To date, Lim’s portfolio of design and construction work comprise residential homes, restaurants, offices, hotels and even a mosque. In 2009, while working on a landed home project in Singapore, Lim met Thai businessman Jah Ansavananda, the founder of Sunleaf Shutters. The two connected over their Thai roots – Lim is half Thai – as well as shared values when it comes to producing quality work for their clients. It was also Lim’s first encounter with Sunleaf Shutters.
“I saw what the product did for the house. It really enhanced the space. As an interior designer, we always have problems with windows,” shared Lim. Windows are usually dictated by the building’s facade. While designers tend to cover them with curtains or blinds, by adjusting the slats, shutters allow homeowners to control the amount of natural light entering a room. Shutters also provide better privacy by obstructing the view from outside, while still allowing light to filter through. Aesthetics wise, they also make an architectural statement, Lim believes.
Sunleaf’s shutters can be customised to clients’ exact specifications and measurements. They are crafted from predominantly two types of wood – American ashwood and American pinewood, and are made to last for decades with minimal maintenance. Clients can also choose from an array of colours, as well as opening mechanisms – from hinges, to sliding, to bi-fold sliding and lock. The company’s projects in Singapore have ranged from landed houses to luxurious apartments in areas such as Orchard Road, Bukit Timah and Sentosa. It has also outfitted five-star hotels and resorts in the region.
Lim officially joined Sunleaf Shutters as a director in 2010. He is in charge of the company’s day-to-day operations, while also managing its projects within the region. One of his most memorable projects with the company include the colonial-style Bella Nara hotel in Chiang Mai, Thailand, where the company put up shutters in all 91 rooms of the hotel.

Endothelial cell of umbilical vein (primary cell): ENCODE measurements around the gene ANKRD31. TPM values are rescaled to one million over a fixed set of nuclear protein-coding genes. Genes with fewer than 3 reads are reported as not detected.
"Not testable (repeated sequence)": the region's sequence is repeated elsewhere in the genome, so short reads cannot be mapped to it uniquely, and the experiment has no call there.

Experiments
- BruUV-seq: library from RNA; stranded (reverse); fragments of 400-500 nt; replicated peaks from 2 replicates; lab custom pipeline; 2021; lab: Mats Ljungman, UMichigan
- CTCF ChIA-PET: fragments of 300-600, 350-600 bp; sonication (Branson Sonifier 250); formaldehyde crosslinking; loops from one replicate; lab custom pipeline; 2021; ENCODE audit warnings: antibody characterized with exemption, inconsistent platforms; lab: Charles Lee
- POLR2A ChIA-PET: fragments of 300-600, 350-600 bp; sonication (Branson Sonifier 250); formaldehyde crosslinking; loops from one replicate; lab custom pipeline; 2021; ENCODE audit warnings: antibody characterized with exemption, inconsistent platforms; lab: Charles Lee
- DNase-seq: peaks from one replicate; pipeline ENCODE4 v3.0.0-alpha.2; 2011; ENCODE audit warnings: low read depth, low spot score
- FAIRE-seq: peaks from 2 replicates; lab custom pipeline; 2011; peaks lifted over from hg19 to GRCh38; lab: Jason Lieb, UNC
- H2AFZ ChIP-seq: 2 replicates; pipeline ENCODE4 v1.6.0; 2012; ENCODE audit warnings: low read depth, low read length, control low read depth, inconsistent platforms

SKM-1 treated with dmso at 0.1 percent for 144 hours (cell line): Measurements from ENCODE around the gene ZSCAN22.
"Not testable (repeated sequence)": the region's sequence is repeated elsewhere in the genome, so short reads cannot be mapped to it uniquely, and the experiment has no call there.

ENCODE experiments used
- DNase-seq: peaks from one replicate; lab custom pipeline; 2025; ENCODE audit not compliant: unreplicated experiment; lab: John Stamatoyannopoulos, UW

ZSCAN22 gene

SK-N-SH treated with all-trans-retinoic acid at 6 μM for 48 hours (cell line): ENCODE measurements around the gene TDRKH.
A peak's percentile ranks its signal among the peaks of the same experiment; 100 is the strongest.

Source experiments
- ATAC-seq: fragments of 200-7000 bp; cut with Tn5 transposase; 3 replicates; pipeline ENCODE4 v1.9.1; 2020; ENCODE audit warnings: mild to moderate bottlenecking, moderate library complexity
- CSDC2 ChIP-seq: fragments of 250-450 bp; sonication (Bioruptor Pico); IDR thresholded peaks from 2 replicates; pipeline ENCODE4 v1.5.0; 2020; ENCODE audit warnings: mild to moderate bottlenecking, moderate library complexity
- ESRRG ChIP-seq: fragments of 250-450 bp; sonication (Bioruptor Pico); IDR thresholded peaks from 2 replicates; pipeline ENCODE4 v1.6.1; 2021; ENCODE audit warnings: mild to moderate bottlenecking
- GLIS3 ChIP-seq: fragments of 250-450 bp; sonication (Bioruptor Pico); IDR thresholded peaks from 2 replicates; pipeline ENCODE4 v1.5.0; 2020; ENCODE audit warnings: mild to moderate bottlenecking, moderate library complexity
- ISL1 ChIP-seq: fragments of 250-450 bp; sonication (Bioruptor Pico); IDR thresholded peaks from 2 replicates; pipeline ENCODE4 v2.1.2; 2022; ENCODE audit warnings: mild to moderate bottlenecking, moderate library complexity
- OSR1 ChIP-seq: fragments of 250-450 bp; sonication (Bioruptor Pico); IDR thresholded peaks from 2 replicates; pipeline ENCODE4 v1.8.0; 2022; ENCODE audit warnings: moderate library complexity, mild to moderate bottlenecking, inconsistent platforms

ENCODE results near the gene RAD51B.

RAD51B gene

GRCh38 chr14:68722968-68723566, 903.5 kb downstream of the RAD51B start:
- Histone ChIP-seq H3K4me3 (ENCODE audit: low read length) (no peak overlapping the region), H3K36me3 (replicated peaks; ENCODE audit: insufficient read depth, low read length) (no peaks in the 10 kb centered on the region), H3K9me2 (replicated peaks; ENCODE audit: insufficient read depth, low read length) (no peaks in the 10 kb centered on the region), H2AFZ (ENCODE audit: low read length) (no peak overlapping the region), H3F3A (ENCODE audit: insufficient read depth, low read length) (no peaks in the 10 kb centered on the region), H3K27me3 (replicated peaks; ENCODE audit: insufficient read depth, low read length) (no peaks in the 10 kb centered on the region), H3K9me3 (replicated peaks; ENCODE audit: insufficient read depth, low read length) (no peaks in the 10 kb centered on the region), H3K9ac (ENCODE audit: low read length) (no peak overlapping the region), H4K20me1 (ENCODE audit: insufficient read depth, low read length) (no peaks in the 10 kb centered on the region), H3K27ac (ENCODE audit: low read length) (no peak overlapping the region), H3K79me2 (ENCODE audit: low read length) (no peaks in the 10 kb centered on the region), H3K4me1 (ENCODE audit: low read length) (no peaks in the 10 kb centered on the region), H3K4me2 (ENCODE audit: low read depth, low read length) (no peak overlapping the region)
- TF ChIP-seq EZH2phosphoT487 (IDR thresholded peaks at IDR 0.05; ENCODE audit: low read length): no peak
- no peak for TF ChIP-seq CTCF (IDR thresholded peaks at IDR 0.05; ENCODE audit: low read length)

In Singapore, Sunleaf also worked on a two-storey penthouse located on Orchard Road. “The shutters were very wide and we installed them in every single room,” he shared. The project was also particularly challenging as the shutters had to be curved in order to fit the facade of the building.
“Shutters are really entwined with the interior design. There are a lot of things we can do to match the interiors. The perception of shutters is that they are only suitable for a classic look, but we’ve done industrial style, modern contemporary and even Japanese design,” said Lim.
Although shutters are common in the West, when it comes to window coverings, the debate in this part of the world has always been between curtains or blinds. But Lim is on a mission to transform shutters from a niche product to a mainstream one. However, shutters come at a premium price, Lim acknowleged. “When you compare the price point of shutters to curtains or blinds, the difference can be up to 80 per cent,” he revealed. He usually advises clients to install shutters only if they plan on staying in their home for the long-term.
The company, however, has noticed a lot more younger couples choosing to outfit their homes with shutters, even if it is just a small apartment. “They are more aware about shutters, because they studied in Australia, or the UK, where it is more prevalent,” shared Lim. Younger couples today are also more willing to invest in products for their home in order to enhance the way they live, added Lim.